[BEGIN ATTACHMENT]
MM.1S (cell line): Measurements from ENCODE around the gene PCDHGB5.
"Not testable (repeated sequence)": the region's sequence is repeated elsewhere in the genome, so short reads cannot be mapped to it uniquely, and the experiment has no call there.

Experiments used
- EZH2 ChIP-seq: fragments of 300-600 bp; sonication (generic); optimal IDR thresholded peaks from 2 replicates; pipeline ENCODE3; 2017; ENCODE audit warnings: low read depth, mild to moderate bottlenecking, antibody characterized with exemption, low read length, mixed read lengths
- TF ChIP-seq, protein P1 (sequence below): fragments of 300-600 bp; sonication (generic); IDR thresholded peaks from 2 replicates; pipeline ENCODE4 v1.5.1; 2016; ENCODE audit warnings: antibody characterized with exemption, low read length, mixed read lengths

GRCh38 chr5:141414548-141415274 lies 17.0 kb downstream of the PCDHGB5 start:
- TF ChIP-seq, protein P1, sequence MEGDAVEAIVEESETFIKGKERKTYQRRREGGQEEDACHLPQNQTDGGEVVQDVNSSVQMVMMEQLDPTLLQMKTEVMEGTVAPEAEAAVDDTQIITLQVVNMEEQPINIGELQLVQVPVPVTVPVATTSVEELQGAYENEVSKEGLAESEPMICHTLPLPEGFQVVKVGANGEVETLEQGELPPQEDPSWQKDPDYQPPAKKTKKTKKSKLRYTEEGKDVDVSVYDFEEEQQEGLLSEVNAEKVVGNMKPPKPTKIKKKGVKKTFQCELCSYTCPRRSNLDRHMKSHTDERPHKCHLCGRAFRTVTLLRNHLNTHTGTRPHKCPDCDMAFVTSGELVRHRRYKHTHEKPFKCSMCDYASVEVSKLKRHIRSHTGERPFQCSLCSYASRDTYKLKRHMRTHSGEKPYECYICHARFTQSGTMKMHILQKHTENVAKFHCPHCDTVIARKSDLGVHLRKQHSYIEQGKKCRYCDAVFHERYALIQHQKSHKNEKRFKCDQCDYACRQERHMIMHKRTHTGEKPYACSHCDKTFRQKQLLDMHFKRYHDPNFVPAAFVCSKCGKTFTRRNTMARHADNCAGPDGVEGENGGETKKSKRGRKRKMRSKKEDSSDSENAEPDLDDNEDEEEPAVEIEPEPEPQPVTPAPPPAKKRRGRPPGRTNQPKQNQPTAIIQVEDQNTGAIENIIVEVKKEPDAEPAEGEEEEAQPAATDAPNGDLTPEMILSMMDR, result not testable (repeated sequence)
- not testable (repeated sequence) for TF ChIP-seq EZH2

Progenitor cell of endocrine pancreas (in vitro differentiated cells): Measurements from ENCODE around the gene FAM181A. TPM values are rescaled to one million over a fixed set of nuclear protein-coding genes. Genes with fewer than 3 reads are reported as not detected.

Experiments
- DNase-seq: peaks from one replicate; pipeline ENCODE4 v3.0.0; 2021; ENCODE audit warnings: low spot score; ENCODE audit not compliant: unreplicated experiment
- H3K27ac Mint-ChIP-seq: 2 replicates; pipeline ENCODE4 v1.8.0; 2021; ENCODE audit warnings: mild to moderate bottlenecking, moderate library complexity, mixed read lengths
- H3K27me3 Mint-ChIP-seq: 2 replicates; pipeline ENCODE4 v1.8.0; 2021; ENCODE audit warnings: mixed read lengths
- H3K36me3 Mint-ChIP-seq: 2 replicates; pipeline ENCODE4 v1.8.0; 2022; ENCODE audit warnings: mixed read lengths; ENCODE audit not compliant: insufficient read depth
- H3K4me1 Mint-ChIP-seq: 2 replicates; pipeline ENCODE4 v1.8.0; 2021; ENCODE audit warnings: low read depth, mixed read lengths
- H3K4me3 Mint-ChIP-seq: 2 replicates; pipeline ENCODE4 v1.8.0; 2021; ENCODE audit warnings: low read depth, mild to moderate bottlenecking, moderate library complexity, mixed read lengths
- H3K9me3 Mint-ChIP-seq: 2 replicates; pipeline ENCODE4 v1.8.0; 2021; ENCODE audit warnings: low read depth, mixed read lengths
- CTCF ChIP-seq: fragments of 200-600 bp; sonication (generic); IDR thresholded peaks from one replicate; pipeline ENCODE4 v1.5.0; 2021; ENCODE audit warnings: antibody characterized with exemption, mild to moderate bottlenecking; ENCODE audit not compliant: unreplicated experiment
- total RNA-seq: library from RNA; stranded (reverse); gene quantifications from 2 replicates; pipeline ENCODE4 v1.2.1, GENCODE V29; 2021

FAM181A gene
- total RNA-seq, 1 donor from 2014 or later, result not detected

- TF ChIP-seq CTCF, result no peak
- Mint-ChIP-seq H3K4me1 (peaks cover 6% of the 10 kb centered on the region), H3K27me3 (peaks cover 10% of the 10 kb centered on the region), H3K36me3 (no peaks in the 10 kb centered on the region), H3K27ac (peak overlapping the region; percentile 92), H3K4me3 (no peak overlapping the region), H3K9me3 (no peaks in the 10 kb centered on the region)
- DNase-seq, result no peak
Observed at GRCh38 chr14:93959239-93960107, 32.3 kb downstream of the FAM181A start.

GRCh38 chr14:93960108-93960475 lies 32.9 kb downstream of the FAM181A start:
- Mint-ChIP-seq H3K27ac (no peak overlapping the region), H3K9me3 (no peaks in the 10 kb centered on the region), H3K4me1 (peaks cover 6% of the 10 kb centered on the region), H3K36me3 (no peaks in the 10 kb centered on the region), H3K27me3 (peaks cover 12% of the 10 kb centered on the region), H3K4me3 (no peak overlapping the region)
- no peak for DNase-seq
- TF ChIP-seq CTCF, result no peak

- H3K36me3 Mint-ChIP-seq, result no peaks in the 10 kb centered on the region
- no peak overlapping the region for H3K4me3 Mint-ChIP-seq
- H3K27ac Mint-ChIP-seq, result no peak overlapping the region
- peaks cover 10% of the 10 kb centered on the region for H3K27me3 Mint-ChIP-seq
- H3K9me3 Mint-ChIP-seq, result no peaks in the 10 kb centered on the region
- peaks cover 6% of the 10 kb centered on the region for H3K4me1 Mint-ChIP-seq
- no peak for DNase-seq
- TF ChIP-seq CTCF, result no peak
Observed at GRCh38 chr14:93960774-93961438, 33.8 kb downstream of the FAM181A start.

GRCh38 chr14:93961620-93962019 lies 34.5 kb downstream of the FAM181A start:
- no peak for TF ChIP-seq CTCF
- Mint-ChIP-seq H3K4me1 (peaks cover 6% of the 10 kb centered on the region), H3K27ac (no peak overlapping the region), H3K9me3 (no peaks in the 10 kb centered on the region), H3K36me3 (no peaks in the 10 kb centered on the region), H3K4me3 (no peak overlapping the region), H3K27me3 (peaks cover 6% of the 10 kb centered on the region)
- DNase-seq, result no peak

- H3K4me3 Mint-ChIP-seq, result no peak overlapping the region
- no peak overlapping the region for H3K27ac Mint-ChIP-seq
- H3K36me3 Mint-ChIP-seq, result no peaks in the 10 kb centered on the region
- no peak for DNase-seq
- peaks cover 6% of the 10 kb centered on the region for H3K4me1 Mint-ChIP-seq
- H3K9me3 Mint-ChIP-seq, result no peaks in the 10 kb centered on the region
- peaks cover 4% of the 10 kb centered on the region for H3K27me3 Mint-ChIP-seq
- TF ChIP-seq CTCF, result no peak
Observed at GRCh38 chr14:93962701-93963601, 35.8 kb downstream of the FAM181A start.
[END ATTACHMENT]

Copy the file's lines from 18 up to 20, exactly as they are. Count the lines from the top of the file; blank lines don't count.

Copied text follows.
- CTCF ChIP-seq: fragments of 200-600 bp; sonication (generic); IDR thresholded peaks from one replicate; pipeline ENCODE4 v1.5.0; 2021; ENCODE audit warnings: antibody characterized with exemption, mild to moderate bottlenecking; ENCODE audit not compliant: unreplicated experiment
- total RNA-seq: library from RNA; stranded (reverse); gene quantifications from 2 replicates; pipeline ENCODE4 v1.2.1, GENCODE V29; 2021

FAM181A gene